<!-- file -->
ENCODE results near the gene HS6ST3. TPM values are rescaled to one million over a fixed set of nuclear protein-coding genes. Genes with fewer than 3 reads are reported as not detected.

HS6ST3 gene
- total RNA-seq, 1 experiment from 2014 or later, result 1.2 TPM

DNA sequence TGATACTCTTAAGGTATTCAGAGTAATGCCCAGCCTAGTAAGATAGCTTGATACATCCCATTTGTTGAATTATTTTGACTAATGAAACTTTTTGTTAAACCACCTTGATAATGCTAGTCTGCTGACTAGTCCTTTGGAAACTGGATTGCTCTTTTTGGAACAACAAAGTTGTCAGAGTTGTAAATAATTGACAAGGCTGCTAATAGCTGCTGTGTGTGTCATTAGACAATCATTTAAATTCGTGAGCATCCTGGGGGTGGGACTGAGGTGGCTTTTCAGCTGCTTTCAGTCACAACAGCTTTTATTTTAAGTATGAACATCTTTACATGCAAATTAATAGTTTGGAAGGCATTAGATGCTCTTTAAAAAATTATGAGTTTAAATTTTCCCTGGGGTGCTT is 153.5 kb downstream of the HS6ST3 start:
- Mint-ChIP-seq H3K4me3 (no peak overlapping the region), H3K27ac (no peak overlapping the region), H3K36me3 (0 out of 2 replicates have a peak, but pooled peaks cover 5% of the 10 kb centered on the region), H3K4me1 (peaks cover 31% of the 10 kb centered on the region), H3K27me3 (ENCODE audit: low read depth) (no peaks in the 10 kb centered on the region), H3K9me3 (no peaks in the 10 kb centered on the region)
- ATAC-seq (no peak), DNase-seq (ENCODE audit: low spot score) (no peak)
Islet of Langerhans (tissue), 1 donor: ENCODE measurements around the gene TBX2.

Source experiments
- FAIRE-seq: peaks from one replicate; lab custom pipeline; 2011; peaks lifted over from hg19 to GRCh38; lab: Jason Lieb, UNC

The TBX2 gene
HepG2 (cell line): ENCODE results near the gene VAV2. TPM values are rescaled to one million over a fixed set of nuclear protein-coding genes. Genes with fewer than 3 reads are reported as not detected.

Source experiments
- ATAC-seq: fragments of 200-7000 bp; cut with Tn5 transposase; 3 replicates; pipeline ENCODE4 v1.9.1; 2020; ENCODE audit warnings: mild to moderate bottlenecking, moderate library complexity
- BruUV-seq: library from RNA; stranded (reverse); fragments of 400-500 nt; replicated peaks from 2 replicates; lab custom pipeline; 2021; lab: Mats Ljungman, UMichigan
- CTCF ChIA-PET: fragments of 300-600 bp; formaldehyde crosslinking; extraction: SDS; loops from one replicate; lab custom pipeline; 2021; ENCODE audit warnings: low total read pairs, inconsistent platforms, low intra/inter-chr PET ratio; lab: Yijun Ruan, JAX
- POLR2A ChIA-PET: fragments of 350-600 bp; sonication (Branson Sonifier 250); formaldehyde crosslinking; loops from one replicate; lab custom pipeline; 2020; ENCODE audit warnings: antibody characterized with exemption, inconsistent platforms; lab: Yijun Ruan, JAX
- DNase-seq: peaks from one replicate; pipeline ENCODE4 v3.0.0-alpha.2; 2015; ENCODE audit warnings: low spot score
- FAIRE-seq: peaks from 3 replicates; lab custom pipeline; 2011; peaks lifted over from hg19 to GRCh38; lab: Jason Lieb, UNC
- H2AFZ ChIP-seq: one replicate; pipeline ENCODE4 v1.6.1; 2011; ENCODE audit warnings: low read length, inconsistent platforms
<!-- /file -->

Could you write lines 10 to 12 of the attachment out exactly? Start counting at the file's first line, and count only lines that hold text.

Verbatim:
The TBX2 gene
HepG2 (cell line): ENCODE results near the gene VAV2. TPM values are rescaled to one million over a fixed set of nuclear protein-coding genes. Genes with fewer than 3 reads are reported as not detected.

Source experiments